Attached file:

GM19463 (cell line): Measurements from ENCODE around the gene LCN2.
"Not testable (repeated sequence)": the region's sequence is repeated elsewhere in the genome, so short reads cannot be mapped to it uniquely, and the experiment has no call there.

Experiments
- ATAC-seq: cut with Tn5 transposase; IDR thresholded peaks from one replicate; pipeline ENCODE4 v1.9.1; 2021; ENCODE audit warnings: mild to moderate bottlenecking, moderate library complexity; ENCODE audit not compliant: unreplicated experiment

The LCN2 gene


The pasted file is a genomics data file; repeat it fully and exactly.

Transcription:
GM19463 (cell line): Measurements from ENCODE around the gene LCN2.
"Not testable (repeated sequence)": the region's sequence is repeated elsewhere in the genome, so short reads cannot be mapped to it uniquely, and the experiment has no call there.

Experiments
- ATAC-seq: cut with Tn5 transposase; IDR thresholded peaks from one replicate; pipeline ENCODE4 v1.9.1; 2021; ENCODE audit warnings: mild to moderate bottlenecking, moderate library complexity; ENCODE audit not compliant: unreplicated experiment

The LCN2 gene